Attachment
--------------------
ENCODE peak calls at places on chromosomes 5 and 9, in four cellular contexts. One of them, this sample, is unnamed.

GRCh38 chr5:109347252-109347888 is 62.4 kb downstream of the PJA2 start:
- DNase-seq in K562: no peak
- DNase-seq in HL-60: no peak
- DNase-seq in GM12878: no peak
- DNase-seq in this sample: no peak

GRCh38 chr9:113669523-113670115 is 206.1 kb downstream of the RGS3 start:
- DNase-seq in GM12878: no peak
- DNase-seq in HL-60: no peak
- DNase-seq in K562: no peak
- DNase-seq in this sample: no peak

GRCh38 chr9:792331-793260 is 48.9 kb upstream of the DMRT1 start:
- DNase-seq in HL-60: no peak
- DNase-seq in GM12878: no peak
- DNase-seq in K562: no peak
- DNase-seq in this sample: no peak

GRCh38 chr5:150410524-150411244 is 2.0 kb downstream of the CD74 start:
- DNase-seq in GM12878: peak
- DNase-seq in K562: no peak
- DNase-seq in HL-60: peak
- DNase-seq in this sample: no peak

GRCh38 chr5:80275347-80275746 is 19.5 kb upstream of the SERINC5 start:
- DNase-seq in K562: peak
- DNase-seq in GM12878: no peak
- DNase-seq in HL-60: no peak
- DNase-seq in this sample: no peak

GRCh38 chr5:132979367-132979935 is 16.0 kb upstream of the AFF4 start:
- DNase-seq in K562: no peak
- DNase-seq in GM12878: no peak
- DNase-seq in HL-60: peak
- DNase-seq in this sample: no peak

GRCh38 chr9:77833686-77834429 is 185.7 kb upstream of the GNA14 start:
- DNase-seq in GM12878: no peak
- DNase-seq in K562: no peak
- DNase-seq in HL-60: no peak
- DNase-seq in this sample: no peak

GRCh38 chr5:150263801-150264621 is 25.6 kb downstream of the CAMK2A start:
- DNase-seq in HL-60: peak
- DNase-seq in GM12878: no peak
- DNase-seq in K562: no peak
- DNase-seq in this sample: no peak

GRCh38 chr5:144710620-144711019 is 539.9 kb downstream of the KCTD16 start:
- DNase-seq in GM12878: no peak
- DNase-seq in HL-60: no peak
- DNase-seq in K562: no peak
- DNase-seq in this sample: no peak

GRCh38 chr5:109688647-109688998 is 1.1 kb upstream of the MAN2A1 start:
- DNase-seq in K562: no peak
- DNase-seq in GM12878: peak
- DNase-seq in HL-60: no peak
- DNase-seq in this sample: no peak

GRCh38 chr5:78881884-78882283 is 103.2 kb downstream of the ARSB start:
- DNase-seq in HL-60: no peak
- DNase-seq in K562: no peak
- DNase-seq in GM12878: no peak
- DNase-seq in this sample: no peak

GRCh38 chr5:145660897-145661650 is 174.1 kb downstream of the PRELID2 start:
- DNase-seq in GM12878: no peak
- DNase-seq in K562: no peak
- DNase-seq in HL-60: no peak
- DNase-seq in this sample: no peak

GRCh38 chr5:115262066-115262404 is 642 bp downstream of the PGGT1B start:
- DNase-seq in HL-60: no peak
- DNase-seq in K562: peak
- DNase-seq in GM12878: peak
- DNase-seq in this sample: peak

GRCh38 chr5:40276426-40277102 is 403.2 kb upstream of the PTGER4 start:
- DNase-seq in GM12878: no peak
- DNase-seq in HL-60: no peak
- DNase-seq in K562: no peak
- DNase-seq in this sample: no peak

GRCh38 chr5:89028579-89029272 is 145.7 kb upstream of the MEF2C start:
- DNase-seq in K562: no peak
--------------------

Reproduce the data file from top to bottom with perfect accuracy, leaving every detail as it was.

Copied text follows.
ENCODE peak calls at places on chromosomes 5 and 9, in four cellular contexts. One of them, this sample, is unnamed.

GRCh38 chr5:109347252-109347888 is 62.4 kb downstream of the PJA2 start:
- DNase-seq in K562: no peak
- DNase-seq in HL-60: no peak
- DNase-seq in GM12878: no peak
- DNase-seq in this sample: no peak

GRCh38 chr9:113669523-113670115 is 206.1 kb downstream of the RGS3 start:
- DNase-seq in GM12878: no peak
- DNase-seq in HL-60: no peak
- DNase-seq in K562: no peak
- DNase-seq in this sample: no peak

GRCh38 chr9:792331-793260 is 48.9 kb upstream of the DMRT1 start:
- DNase-seq in HL-60: no peak
- DNase-seq in GM12878: no peak
- DNase-seq in K562: no peak
- DNase-seq in this sample: no peak

GRCh38 chr5:150410524-150411244 is 2.0 kb downstream of the CD74 start:
- DNase-seq in GM12878: peak
- DNase-seq in K562: no peak
- DNase-seq in HL-60: peak
- DNase-seq in this sample: no peak

GRCh38 chr5:80275347-80275746 is 19.5 kb upstream of the SERINC5 start:
- DNase-seq in K562: peak
- DNase-seq in GM12878: no peak
- DNase-seq in HL-60: no peak
- DNase-seq in this sample: no peak

GRCh38 chr5:132979367-132979935 is 16.0 kb upstream of the AFF4 start:
- DNase-seq in K562: no peak
- DNase-seq in GM12878: no peak
- DNase-seq in HL-60: peak
- DNase-seq in this sample: no peak

GRCh38 chr9:77833686-77834429 is 185.7 kb upstream of the GNA14 start:
- DNase-seq in GM12878: no peak
- DNase-seq in K562: no peak
- DNase-seq in HL-60: no peak
- DNase-seq in this sample: no peak

GRCh38 chr5:150263801-150264621 is 25.6 kb downstream of the CAMK2A start:
- DNase-seq in HL-60: peak
- DNase-seq in GM12878: no peak
- DNase-seq in K562: no peak
- DNase-seq in this sample: no peak

GRCh38 chr5:144710620-144711019 is 539.9 kb downstream of the KCTD16 start:
- DNase-seq in GM12878: no peak
- DNase-seq in HL-60: no peak
- DNase-seq in K562: no peak
- DNase-seq in this sample: no peak

GRCh38 chr5:109688647-109688998 is 1.1 kb upstream of the MAN2A1 start:
- DNase-seq in K562: no peak
- DNase-seq in GM12878: peak
- DNase-seq in HL-60: no peak
- DNase-seq in this sample: no peak

GRCh38 chr5:78881884-78882283 is 103.2 kb downstream of the ARSB start:
- DNase-seq in HL-60: no peak
- DNase-seq in K562: no peak
- DNase-seq in GM12878: no peak
- DNase-seq in this sample: no peak

GRCh38 chr5:145660897-145661650 is 174.1 kb downstream of the PRELID2 start:
- DNase-seq in GM12878: no peak
- DNase-seq in K562: no peak
- DNase-seq in HL-60: no peak
- DNase-seq in this sample: no peak

GRCh38 chr5:115262066-115262404 is 642 bp downstream of the PGGT1B start:
- DNase-seq in HL-60: no peak
- DNase-seq in K562: peak
- DNase-seq in GM12878: peak
- DNase-seq in this sample: peak

GRCh38 chr5:40276426-40277102 is 403.2 kb upstream of the PTGER4 start:
- DNase-seq in GM12878: no peak
- DNase-seq in HL-60: no peak
- DNase-seq in K562: no peak
- DNase-seq in this sample: no peak

GRCh38 chr5:89028579-89029272 is 145.7 kb upstream of the MEF2C start:
- DNase-seq in K562: no peak